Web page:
It’s that special time of year again, the snowcapped mountains and chilly air a reminder that spring is still a few weeks away. It’s also a reminder that something else is just around the corner, as well: the 2016 Data Harmony Users Group (DHUG) meeting. It’s the most exciting time of the year here at Access Innovations and 2016 is going to be the best year yet.
As usual, DHUG will bring our fantastic users together in one place for a few days of networking, training, and discovery, but we’re doing things a little bit differently this year. First, we’ve consolidated the meeting into a two-day core conference, with a day each of pre-conference and post-conference events for our most hardcore users.
It all begins Monday, February 8, with our pre-conference training sessions. These sessions are designed to introduce users to taxonomic principles and get them familiar with the Data Harmony software. As someone who was brand new the whole world of taxonomies at last year’s DHUG, I can personally attest to how phenomenally informative these sessions are. It’s not just for newbies, though; these sessions are great for anyone in need of a refresher.
Moreover, it’s a great primer for Tuesday, when we officially kick off DHUG. Margie Hlava, founder and president of Access Innovations, opens the show with an update on the new features in Data Harmony. Most of these features come directly from needs and desires of our clients, many of whom are right in the room with us. It’s great to see the satisfaction that comes with having one’s ideas put into action; it satisfies their needs and it makes our software better.
Next up (at least currently, as times and days are subject to change), from the International Society of Optics and Photonics (SPIE), we present Tim Lamkins, who will discuss how SPIE implemented a taxonomy to install a tagging and feedback loop into their submission system. Their goal, to attain business intelligence for use in conference proceedings, further highlights the analytic capability of our software and I’m really excited to see how it works.
Following Mr. Lamkins, we have Dee Magnoni, the Research Library Director at the Los Alamos National Laboratory. She’s going to talk about one of the biggest issues currently facing research libraries throughout the world: access to content. This will be a very interesting talk, as both libraries and publishers (well-represented groups at DHUG) have a stake in this game.
Our own esteemed Director of Business Development, Bob Kasenchak, is up next to talk about data visualization using Tableau (a data visualization application), which ingests taxonomies and, using content metadata, deliver highly useful and interactive graphs for what is emerging as something of a theme in data analysis.
Bob will be followed by Jabin White from ITHAKA/JSTOR with a presentation on making optimal use of one’s taxonomy investment. The ability to show the return on investment of a taxonomy is an extremely important subject because, while that might be perfectly clear to information workers, the people with hands on the checkbook might not be so quick to get it.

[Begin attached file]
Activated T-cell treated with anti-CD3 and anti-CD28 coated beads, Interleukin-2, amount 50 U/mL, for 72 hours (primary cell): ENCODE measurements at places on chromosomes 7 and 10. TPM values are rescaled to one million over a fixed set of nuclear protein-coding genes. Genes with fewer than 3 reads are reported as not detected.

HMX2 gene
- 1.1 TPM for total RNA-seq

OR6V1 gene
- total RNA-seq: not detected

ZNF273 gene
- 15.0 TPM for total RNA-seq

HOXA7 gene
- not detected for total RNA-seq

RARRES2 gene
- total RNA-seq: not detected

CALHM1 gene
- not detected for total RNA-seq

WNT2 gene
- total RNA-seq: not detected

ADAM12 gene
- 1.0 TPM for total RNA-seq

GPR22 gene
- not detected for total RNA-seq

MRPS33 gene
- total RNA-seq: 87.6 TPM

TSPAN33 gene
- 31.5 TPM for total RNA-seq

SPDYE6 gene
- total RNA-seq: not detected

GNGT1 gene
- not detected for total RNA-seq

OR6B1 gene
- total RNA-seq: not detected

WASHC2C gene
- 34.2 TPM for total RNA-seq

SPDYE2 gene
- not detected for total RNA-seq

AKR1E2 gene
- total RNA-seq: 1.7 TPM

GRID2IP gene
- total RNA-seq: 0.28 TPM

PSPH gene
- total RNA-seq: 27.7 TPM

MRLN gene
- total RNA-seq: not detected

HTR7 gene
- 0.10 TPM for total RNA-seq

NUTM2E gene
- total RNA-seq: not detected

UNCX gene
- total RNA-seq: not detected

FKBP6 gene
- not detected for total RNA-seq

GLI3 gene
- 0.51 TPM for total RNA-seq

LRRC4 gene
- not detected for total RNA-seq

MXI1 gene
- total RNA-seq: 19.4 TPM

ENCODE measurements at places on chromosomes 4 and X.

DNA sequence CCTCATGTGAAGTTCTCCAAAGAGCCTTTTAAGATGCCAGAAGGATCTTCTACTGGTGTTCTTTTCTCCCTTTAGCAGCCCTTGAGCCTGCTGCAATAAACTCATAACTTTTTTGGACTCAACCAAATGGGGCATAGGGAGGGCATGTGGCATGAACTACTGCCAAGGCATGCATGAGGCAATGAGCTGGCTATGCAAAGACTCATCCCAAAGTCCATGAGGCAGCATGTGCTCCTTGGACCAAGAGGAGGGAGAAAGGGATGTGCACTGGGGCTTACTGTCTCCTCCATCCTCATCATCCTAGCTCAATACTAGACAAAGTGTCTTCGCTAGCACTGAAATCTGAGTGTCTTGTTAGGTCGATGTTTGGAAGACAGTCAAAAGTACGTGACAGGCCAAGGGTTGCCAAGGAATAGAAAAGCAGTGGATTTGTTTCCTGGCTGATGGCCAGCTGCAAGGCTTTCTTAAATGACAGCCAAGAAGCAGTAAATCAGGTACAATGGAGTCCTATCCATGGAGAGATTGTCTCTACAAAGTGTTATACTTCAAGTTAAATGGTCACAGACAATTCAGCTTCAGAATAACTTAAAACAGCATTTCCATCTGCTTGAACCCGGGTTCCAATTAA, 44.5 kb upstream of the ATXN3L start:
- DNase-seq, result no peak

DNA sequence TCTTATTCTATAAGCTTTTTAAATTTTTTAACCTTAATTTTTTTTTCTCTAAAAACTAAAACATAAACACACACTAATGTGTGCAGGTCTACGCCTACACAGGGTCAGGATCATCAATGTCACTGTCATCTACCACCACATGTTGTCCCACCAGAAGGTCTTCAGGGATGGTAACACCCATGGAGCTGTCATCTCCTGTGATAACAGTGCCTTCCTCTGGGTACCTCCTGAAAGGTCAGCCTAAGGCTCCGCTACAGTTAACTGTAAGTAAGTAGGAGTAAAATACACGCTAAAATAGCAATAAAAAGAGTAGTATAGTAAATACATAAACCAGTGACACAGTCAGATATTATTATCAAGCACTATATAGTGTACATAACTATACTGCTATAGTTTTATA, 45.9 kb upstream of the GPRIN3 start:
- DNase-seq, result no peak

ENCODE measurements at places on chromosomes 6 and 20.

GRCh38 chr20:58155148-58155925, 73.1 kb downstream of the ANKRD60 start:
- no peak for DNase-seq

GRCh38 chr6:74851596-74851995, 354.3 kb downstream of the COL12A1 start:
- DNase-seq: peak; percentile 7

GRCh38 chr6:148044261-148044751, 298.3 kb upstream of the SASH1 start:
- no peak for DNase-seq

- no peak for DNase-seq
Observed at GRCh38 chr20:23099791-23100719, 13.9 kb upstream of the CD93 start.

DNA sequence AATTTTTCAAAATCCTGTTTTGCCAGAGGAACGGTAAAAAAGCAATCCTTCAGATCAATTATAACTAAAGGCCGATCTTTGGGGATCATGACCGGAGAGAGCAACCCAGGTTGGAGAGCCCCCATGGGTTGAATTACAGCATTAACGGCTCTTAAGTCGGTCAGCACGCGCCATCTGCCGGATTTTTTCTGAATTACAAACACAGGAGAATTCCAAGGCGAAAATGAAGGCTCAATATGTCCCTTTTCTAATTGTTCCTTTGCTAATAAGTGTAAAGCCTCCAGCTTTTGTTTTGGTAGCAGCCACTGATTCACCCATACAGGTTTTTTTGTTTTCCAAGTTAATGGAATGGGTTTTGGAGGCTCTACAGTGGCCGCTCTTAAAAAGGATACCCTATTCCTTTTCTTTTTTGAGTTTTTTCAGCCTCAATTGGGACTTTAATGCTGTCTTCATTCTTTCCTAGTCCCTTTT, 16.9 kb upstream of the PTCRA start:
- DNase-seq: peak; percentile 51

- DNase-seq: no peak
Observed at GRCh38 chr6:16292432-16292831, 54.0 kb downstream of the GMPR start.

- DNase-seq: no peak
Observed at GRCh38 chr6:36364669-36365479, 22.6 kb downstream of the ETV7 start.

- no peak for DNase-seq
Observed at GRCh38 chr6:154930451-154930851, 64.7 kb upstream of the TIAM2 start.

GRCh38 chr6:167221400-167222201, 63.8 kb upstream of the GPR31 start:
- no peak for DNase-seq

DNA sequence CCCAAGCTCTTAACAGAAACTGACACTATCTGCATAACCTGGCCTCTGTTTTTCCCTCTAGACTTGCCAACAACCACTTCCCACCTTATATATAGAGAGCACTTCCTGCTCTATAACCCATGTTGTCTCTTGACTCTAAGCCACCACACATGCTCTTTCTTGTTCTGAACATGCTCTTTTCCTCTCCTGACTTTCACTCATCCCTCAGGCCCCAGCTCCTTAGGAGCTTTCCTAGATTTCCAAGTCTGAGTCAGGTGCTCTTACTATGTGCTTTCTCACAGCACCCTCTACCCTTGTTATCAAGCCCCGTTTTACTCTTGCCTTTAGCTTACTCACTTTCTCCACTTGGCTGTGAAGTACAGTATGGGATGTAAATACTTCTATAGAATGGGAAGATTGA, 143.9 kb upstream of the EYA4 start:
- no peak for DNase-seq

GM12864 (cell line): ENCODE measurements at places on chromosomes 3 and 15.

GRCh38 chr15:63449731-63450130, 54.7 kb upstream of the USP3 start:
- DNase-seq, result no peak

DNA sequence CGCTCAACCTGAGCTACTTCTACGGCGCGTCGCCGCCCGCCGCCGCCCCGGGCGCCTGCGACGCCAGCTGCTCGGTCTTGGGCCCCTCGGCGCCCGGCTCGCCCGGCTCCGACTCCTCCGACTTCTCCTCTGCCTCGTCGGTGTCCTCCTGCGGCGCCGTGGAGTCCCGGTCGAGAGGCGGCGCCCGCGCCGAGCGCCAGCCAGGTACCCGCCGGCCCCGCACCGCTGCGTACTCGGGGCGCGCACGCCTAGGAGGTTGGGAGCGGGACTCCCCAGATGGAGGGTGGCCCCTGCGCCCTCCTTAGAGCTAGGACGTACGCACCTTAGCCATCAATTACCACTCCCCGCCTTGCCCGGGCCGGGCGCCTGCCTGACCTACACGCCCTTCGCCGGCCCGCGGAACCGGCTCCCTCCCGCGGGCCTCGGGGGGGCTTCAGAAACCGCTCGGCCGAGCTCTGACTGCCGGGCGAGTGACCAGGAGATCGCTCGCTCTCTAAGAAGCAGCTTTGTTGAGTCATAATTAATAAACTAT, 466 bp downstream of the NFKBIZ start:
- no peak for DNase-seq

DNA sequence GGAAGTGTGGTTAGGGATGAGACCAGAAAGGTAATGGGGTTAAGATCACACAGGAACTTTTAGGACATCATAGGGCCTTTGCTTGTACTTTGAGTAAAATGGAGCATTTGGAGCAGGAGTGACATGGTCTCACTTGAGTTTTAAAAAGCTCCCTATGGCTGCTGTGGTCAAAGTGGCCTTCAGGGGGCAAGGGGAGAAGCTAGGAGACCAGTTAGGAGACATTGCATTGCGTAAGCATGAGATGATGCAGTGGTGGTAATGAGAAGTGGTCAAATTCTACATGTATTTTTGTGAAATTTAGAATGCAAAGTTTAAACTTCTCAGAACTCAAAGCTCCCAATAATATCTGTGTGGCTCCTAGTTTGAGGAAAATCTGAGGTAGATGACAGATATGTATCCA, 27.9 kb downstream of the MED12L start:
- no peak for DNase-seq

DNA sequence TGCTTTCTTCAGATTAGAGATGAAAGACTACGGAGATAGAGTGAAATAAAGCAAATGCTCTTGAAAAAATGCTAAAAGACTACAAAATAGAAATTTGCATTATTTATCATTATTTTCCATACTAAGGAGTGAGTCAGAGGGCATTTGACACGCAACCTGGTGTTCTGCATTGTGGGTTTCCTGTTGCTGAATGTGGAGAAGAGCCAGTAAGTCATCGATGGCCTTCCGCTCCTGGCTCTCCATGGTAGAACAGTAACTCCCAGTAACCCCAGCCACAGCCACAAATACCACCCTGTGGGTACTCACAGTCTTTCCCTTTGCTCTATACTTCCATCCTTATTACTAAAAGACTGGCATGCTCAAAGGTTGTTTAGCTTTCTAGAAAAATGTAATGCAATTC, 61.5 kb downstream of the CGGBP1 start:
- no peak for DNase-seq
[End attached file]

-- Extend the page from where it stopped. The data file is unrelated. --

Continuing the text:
Next, we have long time DHUG attendee Xi Van Fleet from the American Society of Civil Engineers (ASCE), who is presenting on how ASCE has worked closely with Access Innovations to adapt their thesaurus into an author expertise taxonomy. This will be especially interesting because of the unique work that has gone into fulfilling ASCE’s needs.
Following that, we present Jeffrey Gordon from dataCloud, who will present his dataStream web platform to the audience. Designed to ingest massive amounts of data, it works with live or fast data to deliver solutions to big data problems quickly for complex analysis (not to mention it looks super cool).
Our final two presentations of the day both feature Rachel Drysdale from the Public Library of Science (PLOS). In the first, she will be joined by her colleague, Helen Atkins, and they will discuss the PLOS subject area database, which uses Data Harmony to index their gigantic amount of content. Rachel will describe the stages of the project, while Helen will describe the use cases for the database. After that, Helen will leave the stage and Bob Kasenchak will sneak back on to discuss, alongside Rachel, the linked data proof of concept (POC) to add DBpedia links to the PLOS thesaurus.
Just because the presentations are done for the day, it doesn’t mean the day is done. We cap off Tuesday’s session with our networking dinner, which takes place at a different venue every year. This time is most exciting, as it will be at the Unser Racing Museum, a multi-dimensional, interactive museum experience about the world of racing. I’ve never been, so I’m especially looking forward to it (plus, green chile chicken cordon bleu…yum!)
Wednesday’s session is just as packed, but I’ll discuss this next week.
Daryl Loomis, Business Development